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In this 2007 photo, Frederic Sellars watches his daughter, Marrialle, audition for the Circle of Lights holiday show. / Star file photo

Whether on national TV, at church or in school, Marrialle Sellars makes music for the same reason.

The Indianapolis 18-year-old and Top 30 American Idol competitor sings to honor her late father, Frederic Sellars.

On Idol, one of the biggest platforms for unknown singers trying to become known, Marrialle told Fox network cameras, "I'm auditioning for American Idol because I've got something to prove to myself and to make my dad proud."

Frederic launched Marrialle's journey to Idol when she and sister Zena, now 17, were preteens singing at area nursing homes and homeless shelters.

"We loved it," Marrialle said during a phone interview from California. "He showed us that there's so much more to our voices than just a pretty sound. It can actually touch people's hearts and uplift their spirits. I guess my appreciation for music was heightened when he did that for us."

Marrialle's ability to reach millions of listeners rather than hundreds arrived Jan. 16, when American Idol picked her Detroit audition to launch the 13th season of the televised talent search. Since then, it's been smooth sailing.

She wasn't required to perform during a surprise Hollywood or Home auditions episode, she didn't experience group-sing drama, and she experienced only moderate tension before judges Jennifer Lopez, Keith Urban and Harry Connick Jr. told her she made the Top 30 of an audition pool that likely exceeded 100,000 hopefuls.

Marrialle will attempt to advance in the competition Feb. 18, when the season's first live episode airs at 8 p.m. on Fox.

"This is my career that I'm fighting for," she said. "I'm ready to give it all I've got."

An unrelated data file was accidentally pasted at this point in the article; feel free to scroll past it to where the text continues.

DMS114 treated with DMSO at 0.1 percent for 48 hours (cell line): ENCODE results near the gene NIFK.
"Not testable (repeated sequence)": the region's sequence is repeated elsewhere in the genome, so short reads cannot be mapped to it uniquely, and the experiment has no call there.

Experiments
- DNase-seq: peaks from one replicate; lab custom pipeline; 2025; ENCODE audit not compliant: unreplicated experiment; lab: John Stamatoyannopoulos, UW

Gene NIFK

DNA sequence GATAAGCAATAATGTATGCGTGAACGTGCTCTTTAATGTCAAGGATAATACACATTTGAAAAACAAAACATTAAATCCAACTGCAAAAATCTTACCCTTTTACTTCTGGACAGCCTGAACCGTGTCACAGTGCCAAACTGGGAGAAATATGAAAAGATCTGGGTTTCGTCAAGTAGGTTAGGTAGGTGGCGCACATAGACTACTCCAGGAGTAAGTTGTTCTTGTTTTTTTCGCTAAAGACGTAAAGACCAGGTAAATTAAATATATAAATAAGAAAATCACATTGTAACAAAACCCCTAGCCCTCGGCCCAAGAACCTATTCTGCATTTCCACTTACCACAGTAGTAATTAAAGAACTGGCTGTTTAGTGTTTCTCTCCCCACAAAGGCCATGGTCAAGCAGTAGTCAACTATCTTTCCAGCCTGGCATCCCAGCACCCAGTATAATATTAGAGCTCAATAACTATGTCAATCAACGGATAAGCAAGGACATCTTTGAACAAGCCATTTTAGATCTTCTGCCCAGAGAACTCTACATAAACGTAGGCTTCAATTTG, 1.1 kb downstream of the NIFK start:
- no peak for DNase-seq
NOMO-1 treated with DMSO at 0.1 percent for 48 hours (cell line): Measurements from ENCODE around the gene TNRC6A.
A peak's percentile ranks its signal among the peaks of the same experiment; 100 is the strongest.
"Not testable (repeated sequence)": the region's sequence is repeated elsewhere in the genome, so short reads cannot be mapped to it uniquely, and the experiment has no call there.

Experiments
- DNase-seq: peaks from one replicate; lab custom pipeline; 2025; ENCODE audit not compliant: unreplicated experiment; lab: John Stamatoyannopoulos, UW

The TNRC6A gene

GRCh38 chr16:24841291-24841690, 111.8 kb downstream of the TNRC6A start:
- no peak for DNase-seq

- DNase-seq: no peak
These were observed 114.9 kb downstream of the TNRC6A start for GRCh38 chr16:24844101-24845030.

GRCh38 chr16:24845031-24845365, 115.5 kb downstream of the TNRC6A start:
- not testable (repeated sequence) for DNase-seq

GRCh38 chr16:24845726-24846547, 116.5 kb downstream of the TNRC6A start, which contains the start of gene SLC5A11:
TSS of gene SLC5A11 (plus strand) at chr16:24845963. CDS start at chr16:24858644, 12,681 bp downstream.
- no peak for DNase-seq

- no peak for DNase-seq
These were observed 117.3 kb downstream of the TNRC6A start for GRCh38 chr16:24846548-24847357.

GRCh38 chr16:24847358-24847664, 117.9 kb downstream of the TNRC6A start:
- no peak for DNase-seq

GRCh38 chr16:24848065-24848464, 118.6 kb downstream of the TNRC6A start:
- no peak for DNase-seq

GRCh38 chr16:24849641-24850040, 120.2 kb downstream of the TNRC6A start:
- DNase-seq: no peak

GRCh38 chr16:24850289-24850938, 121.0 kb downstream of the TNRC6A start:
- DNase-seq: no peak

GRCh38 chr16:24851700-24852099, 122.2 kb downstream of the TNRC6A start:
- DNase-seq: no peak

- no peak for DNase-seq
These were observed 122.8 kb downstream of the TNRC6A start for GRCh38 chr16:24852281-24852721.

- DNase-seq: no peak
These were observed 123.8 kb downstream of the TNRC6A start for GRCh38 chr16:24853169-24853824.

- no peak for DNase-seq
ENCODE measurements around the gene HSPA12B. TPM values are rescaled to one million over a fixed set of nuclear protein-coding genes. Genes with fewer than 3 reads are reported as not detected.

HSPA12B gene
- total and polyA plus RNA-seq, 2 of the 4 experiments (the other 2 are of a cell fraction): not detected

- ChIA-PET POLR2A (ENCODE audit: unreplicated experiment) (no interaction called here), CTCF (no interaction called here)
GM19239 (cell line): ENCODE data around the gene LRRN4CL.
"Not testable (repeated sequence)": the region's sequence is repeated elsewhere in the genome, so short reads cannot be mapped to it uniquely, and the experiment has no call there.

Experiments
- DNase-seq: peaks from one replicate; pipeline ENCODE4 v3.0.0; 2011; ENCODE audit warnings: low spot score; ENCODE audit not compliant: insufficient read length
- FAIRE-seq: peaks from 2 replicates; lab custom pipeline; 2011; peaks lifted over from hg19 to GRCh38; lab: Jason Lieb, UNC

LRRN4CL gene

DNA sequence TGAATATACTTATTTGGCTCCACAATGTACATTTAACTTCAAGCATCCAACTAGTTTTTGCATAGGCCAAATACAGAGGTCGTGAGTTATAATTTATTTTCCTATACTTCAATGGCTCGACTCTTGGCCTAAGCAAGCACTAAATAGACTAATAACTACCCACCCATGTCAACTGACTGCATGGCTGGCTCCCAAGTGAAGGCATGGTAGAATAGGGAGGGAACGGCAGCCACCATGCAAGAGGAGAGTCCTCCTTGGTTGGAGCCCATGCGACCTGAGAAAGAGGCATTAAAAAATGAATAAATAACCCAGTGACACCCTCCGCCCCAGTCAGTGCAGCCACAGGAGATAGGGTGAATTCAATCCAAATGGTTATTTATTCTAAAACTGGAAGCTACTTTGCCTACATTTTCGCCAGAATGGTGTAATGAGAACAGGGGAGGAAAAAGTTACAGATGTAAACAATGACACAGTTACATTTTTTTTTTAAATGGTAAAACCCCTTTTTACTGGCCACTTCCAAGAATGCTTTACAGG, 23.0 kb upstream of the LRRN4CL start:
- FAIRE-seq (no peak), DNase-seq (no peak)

A nurturing force

Frederic built a home recording studio for his daughters and introduced the girls to multiple musical instruments.

But his mentoring came to an abrupt end three days after Christmas in 2009, when a blood clot claimed the 39-year-old's life.

"He was strong; he never stopped," said Luzviminda Sellars, his wife and Marrialle's mother. "When it happened, we didn't expect it."

Frederic took Marrialle and Zena to St. Luke's United Methodist Church in 2009, when they auditioned to be part of the music ministry at the church's Sunday evening "Later @ St. Luke's" service.

Pastor Marion Miller said she hesitated to bring the sisters onto the program because "they were so young," 14 and 13.

"When (Frederic) passed away, I knew he had brought them to 'Later' for a reason," Miller said. "They started singing every Sunday in 2010."

Luzviminda, also known as "Lou," said Frederic worked in the medical technology field and spent free time as an evangelical minister reaching out to the destitute and downtrodden.

"When he came to 'Later,' he fell in love with us' and we fell in love with him," Miller said. "He never sang at the church. I actually was gearing him toward preaching for me."

Frederic grew up in Indianapolis and attended the University of Indianapolis, where he started a pen-pal relationship with Lou, a Filipino attending college in her home country.

"I fell in love with his music," said Lou, noting that Frederic recorded and sent cassettes of himself performing songs popularized by Lionel Richie and Barry Manilow.

After two years of exchanging letters, Lou told Frederic, "If you come to the Philippines, I will marry you." He did.

The couple married in 1994. Marrialle was born in January 1996, and three daughters followed: Zena, Blessed (now 11) and Grace (now 10).

Marrialle's appreciation and affection for Frederic is easy to find on the Internet. A 2-year-old Facebook post by the Carmel International Arts Festival quotes Marrialle as saying everything she does musically is for her father.

"I love performing," Marrialle said. "I guess it's just kind of my personality and who I am."

Lou characterizes her oldest daughter as "happy go lucky." Traveling to the Detroit auditions with Marrialle and Zena (who didn't receive a "Golden Ticket" to Hollywood) was more or less a whim, Lou said.

"It's an experience for them," Lou said. "They watch American Idol on TV all the time, but you don't know what to expect."



Copyright 2014 USATODAY.com

Read the original story: 'Idol' singer's goal: 'To make my dad proud'

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